First quarter earnings season has now come and gone for most developed market equities. Despite strong first-quarter results, investors didn’t respond as cheerily as one might have expected. Much of this appears to be due to a growing chorus of investors and market prognosticators opining that earnings are at, or very near, their peak.

In no place is this more evident than in the United States. As the chart above shows, tax cuts announced at the tail end of 2017 led wall street analysts to boost earnings per share (EPS) estimates for S&P 500 constituents. However, in a break from what historically happens, the price level of the S&P 500 has not followed the upward trend in earnings estimates. The story is much the same for continental Europe and Japan where earnings estimates have gradually improved, albeit at a slower pace than the US, but the equity market response to these improvements has been similarly muted. Not only have price reactions been lackluster, but company management teams have added fuel to the peak earnings narrative as they have brought in earnings guidance. That, combined with growth concerns and potentially higher inflation, and it becomes easy to see why some are concerned.

However, it may still be too early to call the end of the current earnings cycle.

While the prospect of slower earnings growth is certainly present, corporate fundamentals continue to show signs of strength. Plus, trade concerns with China have abated, potentially lengthening the runway for earnings to continue their upward climb. And let’s not forget the impact that cash on corporate balance sheets will have on corporate spending and investment.

Buybacks, for one, are being announced at break-neck speed and could propel per share earnings numbers significantly higher. Typically, rising earnings are accompanied by rising stock prices. However, with interest rates on the rise and inflation expected to gradually pick up, investors have reduced the amount they are willing to pay for each dollar of earnings. This largely explains the disconnect that we have started to see between stock prices and earnings.

With the possibility that per share earnings continue rising with the help of buybacks, it appears possible that we see support for stock prices, at least in the short-term, even as investors pay less for each dollar of earnings.

More important for investors though, is the impact that more favorable valuations may have on return expectations going forward. As we have noted before, lower valuations set the stage for higher forward returns. However, as has been the case in the past, to earn those returns, investors need discipline and to have risk management processes in place that can help navigate through volatility and today’s economic landscape which still faces significant risk.


Industrial Stocks Breaking Out

Good news on the tariff dispute with China is giving a big lift to stocks today. Chart 1 shows the Industrial SPDR (XLI) rising pretty decisively above a falling four-month trendline. The XLI is also trading above its mid-April peak. One of its biggest gainers is Boeing (BA). Chart 2 shows that stock gapping higher to the highest level in three months. Chart 3 shows Caterpillar (CAT) gapping higher as well. They’re also giving a lift to the Dow Industrials.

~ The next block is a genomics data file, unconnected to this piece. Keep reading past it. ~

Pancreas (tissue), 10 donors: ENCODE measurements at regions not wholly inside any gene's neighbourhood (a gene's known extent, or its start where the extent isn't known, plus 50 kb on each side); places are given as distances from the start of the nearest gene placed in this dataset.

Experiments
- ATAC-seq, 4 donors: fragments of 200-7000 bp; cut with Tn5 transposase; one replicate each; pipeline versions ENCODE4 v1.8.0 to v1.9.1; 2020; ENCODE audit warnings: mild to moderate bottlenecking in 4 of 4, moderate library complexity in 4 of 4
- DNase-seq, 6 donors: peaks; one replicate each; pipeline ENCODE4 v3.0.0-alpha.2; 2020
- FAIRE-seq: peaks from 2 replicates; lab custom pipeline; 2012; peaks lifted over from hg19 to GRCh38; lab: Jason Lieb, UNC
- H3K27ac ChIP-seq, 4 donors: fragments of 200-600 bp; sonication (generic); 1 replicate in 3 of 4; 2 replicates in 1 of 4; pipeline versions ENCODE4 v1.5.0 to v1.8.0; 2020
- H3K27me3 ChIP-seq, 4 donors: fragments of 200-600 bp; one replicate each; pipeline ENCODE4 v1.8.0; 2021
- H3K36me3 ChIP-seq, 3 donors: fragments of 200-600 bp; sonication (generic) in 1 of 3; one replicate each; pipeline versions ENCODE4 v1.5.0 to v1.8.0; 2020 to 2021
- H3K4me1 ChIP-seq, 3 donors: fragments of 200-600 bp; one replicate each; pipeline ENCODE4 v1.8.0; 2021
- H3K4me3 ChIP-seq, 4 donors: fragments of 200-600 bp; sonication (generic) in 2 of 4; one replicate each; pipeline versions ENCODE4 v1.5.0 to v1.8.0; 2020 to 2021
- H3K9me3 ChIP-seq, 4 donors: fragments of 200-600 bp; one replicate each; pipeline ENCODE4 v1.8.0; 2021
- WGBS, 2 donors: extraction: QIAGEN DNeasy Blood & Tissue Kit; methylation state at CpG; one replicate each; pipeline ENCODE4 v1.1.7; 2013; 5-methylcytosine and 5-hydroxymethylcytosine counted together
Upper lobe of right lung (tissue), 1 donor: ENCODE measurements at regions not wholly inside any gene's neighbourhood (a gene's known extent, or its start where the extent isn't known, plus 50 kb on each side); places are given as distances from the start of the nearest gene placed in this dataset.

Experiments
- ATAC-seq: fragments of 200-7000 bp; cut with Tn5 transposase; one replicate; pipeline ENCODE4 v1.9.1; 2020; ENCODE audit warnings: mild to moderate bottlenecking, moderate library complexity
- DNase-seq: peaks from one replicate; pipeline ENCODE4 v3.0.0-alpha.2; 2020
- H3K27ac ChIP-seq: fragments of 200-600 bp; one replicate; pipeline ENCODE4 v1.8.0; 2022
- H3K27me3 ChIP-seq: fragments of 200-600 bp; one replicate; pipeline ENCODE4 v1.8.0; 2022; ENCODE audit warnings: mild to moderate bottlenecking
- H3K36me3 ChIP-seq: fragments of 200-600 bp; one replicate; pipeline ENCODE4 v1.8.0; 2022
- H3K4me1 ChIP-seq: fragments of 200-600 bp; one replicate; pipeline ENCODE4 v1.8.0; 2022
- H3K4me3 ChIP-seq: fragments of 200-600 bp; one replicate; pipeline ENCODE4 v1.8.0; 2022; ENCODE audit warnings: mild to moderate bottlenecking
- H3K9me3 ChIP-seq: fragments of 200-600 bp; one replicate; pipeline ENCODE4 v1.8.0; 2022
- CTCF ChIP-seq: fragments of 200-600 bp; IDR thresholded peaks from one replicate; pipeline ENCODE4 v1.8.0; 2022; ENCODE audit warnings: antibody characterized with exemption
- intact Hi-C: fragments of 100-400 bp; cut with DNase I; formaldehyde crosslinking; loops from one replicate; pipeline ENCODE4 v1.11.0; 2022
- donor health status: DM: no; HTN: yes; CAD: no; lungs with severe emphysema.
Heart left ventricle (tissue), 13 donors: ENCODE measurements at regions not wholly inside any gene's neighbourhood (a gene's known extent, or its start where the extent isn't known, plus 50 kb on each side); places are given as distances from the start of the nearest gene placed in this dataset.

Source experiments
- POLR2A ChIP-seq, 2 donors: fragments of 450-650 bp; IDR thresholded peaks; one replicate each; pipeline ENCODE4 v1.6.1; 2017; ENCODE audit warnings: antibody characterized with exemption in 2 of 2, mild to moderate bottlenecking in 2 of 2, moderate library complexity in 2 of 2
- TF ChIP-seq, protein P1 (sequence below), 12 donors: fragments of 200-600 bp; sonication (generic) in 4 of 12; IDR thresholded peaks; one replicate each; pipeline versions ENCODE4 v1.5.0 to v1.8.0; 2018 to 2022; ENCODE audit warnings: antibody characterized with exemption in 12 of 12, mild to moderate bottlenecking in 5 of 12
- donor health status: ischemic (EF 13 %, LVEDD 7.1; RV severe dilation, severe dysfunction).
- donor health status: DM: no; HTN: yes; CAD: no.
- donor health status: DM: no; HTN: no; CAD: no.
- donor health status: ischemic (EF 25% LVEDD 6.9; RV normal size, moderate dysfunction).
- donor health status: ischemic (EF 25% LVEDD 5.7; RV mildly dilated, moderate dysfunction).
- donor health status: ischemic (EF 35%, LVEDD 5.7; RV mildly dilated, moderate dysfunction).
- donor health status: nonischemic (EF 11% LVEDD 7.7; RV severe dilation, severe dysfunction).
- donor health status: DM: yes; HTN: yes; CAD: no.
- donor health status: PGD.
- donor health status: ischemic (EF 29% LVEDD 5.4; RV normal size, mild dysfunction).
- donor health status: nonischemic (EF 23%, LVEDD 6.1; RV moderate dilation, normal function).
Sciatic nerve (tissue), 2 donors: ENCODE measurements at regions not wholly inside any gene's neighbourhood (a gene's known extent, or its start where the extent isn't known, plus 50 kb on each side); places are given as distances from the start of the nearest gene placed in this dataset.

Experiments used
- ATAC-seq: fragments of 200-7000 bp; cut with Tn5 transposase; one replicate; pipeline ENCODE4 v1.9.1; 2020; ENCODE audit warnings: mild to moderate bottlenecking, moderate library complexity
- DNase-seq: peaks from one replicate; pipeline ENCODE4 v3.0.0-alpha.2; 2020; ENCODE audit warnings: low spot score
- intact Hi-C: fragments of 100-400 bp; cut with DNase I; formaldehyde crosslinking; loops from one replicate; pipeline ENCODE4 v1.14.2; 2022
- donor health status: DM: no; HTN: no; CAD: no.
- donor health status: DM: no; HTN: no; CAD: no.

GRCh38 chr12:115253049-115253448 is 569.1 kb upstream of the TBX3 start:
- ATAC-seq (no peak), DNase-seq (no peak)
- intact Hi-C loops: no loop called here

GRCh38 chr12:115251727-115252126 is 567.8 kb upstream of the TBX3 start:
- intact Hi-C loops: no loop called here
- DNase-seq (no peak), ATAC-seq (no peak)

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The Dow Industrials Are Also Breaking Out

With the industrial sector leading the market higher, it’s no surprise to see the Dow Industrials making positive gains. And it too is breaking out to the upside. Chart 4 shows the Dow Industrials trading at the highest level in two months. There again, Boeing and Caterpillar are two of its biggest gainers. Because of its high price, Boeing is having the biggest impact on the price-weighted Dow Average.

The Dow Transports Are Also Breaking Out

The Dow Industrials aren’t the only Dow Average breaking out. Chart 5 shows the Dow Jones Transportation Average trading at the highest level in nearly four months. That’s good news to Dow Theorists. Upside breakouts by both the Dow Industrials and Transports constitute a Dow Theory buy signal in the making.

Weekly Snapshot of Global Asset Class Performance

If you have any questions, please feel free to email me at


STA Investment Committee
Luke Patterson, CEO & Chief Investment Officer
Mike Smith, President
Andrei Costas, Senior Investment Analyst (Equity Strategies)
Nan Lu, Senior Investment Analyst (Fixed Income Strategies)

Tax Reform is Here! Here Is What It Mean’s For You!

By: Scott Bishop

Last week I attended the Ed Slott Elite IRA Advisor Group workshop in Philadelphia.  It was great to share ideas and network with many other CFPs and CPAs that specialize in Retirement and Tax Planning. Ed’s Slott’s teams are really the best and I was so happy that he agreed to write a new Forward for the Retirement Survival Guide (click on this link to read the forward).

Ed also shared this great summary of the “Tax Reform” law from 2017  and what it means for you:


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Financial Planning and Investment Advice offered through STA Wealth Management (STA), a registered investment advisor. STA does not provide tax or legal advice and the information presented here is not specific to any individual’s personal circumstances. To the extent that this material concerns tax matters or legal issues, it is not intended or written to be used, and cannot be used, by a taxpayer for the purpose of avoiding penalties that may be imposed by law. Each taxpayer should seek independent advice from a tax professional based on his or her individual circumstances. These materials are provided for general information and educational purposes based upon publicly available information from sources believed to be reliable—we cannot assure the accuracy or completeness of these materials. The information in these materials may change at any time and without notice.